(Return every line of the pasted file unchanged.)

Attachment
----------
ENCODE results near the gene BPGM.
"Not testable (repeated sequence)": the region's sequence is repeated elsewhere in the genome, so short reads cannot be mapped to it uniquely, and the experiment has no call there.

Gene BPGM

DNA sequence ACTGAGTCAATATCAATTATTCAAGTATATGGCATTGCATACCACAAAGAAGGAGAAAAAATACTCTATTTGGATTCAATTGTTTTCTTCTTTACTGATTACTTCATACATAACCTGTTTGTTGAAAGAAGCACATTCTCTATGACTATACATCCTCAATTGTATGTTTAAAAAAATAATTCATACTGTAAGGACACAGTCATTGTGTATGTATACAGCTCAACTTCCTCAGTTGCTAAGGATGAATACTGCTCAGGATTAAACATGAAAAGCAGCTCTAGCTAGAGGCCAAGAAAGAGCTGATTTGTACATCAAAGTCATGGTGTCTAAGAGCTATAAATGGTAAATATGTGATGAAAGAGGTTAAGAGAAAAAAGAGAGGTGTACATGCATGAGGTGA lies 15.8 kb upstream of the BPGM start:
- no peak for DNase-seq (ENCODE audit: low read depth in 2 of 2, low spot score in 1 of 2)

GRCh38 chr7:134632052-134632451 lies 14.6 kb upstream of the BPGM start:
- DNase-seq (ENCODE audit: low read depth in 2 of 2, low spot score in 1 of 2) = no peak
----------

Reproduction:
ENCODE results near the gene BPGM.
"Not testable (repeated sequence)": the region's sequence is repeated elsewhere in the genome, so short reads cannot be mapped to it uniquely, and the experiment has no call there.

Gene BPGM

DNA sequence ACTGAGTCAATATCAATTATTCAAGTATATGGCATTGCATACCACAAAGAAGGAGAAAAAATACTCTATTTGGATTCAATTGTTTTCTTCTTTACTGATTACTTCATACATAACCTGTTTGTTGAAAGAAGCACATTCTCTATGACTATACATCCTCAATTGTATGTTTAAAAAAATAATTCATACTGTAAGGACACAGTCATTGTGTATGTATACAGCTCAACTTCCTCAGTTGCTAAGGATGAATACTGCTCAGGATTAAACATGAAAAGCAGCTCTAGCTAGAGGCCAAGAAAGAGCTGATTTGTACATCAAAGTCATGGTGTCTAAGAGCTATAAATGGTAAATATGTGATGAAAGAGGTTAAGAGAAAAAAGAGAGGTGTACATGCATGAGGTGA lies 15.8 kb upstream of the BPGM start:
- no peak for DNase-seq (ENCODE audit: low read depth in 2 of 2, low spot score in 1 of 2)

GRCh38 chr7:134632052-134632451 lies 14.6 kb upstream of the BPGM start:
- DNase-seq (ENCODE audit: low read depth in 2 of 2, low spot score in 1 of 2) = no peak